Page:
Shara David was fifteen years old in 1997. She spent the evening of October 10th and early morning hours of October 11th with Eugene Vent and Kevin Pease. Shortly after the police apprehended the four, they went to the Goebel residence where they interviewed Shara and others for a first time, and second time. These first interviews were not on tape. A last interview was taped. Shara describes these interviews as one of the worst experiences of her life.
The police used an interrogation technique, known as the Reid method, to interrogate the four suspects. This method is highly controversial, and illegal in many countries because it is so psychologically unraveling. Damaging. It is implicated in many, many false confessions. The method should really, if ever, only be used on suspects that interrogators know are guilty, and certainly not on youthful or intoxicated suspects. It should not have been used on the Fairbanks Four. But what is really heartbreaking and unique about the case of the Fairbanks Four is that this method was not just used on the four accused – it was used on those who came forward with stories that contradicted the police theory. It was used on kids that the police knew were innocent. On children, whose parents were not present. Shara was one of those kids.We should all remember that although we hear from people who are adults today, in 1997 many of them were just kids.
Shara cried through both interviews, has been haunted for years by her treatment and the experience of watching this wrongful conviction unfold. Her story is a reminder that so many tears are shed, and that so many people heartbroken in the pursuit of injustice. The experience changed her life and hurt her badly. It is brave, very brave, and admirable that she agreed to tell her story. Here it is:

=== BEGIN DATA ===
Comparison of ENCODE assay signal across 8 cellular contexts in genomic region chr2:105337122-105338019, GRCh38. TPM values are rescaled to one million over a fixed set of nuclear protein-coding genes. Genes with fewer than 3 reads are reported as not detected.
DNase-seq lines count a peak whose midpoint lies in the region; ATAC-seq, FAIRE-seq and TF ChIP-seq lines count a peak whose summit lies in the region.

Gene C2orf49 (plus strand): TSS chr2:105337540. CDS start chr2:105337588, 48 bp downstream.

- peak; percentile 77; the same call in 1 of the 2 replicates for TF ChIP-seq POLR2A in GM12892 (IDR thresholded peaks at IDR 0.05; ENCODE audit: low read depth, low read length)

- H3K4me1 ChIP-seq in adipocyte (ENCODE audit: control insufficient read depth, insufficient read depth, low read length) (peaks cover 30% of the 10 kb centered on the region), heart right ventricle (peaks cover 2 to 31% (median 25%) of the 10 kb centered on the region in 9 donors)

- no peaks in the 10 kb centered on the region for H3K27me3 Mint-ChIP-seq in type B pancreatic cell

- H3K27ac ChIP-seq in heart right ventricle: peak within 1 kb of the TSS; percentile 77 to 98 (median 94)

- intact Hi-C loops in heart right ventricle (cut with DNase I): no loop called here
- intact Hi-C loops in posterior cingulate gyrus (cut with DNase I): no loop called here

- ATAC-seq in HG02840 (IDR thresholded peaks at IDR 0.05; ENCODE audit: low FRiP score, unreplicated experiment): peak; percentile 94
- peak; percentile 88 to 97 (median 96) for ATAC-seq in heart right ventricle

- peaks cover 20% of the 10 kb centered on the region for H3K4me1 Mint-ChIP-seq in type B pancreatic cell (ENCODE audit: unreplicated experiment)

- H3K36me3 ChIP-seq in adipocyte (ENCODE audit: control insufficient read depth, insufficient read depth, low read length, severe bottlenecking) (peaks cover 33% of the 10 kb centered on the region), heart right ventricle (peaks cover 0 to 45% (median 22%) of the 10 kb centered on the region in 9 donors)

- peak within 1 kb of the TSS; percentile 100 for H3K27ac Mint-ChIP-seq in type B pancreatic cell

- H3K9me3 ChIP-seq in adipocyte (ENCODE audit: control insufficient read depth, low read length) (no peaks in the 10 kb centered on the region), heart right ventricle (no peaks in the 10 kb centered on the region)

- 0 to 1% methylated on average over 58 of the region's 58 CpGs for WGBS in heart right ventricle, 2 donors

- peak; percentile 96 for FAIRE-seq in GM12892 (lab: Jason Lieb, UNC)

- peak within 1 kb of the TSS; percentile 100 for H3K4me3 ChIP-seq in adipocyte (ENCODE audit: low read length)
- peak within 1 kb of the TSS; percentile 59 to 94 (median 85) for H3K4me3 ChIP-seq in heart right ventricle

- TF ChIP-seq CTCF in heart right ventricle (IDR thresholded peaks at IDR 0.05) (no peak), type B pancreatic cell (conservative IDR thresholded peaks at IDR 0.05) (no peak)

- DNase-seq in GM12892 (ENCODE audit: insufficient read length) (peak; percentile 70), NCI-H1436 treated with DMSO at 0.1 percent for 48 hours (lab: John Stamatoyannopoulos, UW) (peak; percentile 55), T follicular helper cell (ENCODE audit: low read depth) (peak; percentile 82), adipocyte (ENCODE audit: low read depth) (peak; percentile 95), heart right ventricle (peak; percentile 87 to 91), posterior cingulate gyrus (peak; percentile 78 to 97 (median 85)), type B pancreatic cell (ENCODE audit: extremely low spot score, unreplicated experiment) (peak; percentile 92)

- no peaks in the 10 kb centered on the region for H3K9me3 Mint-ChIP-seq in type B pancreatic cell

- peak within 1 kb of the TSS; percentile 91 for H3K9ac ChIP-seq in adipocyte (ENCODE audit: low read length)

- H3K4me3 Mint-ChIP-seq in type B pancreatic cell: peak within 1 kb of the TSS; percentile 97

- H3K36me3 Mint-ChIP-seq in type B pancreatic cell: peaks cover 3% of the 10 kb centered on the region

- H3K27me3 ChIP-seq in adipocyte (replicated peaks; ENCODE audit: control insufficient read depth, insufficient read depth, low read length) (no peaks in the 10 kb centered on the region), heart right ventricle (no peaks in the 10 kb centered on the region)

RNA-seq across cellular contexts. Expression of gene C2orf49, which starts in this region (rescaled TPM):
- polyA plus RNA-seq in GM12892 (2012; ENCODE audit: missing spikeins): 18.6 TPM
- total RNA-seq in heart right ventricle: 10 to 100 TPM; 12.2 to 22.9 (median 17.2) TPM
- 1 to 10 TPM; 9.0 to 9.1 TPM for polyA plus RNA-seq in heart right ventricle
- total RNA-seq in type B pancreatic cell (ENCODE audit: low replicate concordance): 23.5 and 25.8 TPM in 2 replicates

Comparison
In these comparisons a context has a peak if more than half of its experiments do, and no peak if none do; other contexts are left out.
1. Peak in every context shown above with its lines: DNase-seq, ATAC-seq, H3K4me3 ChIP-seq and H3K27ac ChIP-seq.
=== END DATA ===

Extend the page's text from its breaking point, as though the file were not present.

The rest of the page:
On That Night
It was just a normal night. A fun night of going out and everything. If this wouldn’t have happened the memories of that night would be just a normal night of going out.
After all these years of trying to forget there are so many things I don’t remember. Mostly little details. Like what it was like at the party at Kevin’s house, and how it was, or who all was there. But I know it was me, Kevin Pease, Kevin Bradley, Shawna, and Eugene. And Joey, he drove.And the things I remember well, its like vivid.
When we were driving back, like toward the Eagle’s hall, I saw a clock. A digital sign clock, I guess it must have been on University and Giest. And I saw that clock, I saw the time. I was so sure. All these years later I don’t remember for sure what it said, two something maybe, but I know that in that first police interview I KNEW. I was sure. So insistent when the police first talked to me about the times. Its been years, all these years of trying to force myself to forget but there are some things you can’t get rid of. Like that clock. I know I saw the time, and when I told them that first time I know I was right.
We got back to the Eagles and it was late. Like, from the time that we first pulled up to the Eagle’s and then drove over to Conan’s and back, and were at the Eagle’s for a while. All of that could not have even taken an hour, from when we first pulled up to the Eagle’s to when Marvin gave me a ride. It was so fast.
Another memory that is so clear is that at the Eagle’s Eugene was standing at the door. He was so drunk that he was swaying and leaning on the door. He kept asking every woman he saw to dance with him and we were like clowning on him about it. He was so drunk and just asking everyone to dance, and we were, he was our friend, our boy ya know, but we were clowning on him about that. It was funny.
I got a ride out of there from Marvin. And he was sober. He was sober and everything was fine, normal. Him, his car. He dropped us off at Conan and Shawna Goebel’s house, Allen and I.
We were there for a while – I think probably not much more than an hour. And what I remember about Kevin coming over there was we heard his three wheeler pulling up. Allen and I were sitting on the couch. Kevin never really got that drunk, so it was kinda funny you know. He came in just blabbering and laughing I think about something, and kinda fell back. And we were like, what the hell are you doing driving?
And it was dark, really dark, and late. So he was kinda rolling around laughing, we were just, it was funny. And that used to get to me after the cops kept saying maybe he was crying, maybe….that used to get to me sometimes, but in reality it was planted. The cops just tried to drill things into your head, to like make you doubt your memories.
But I know I was with Eugene, I mean, the whole time, the whole night. Even without perfect times, I know it was from early, that whole time at Kevin’s party, and then at the Eagle’s. And I was with Kevin the whole night, too, except for when he was at his mom’s but after that he came to Conan and Shawna’s and passed out there. And so I have always known, I mean KNOWN, that they are innocent.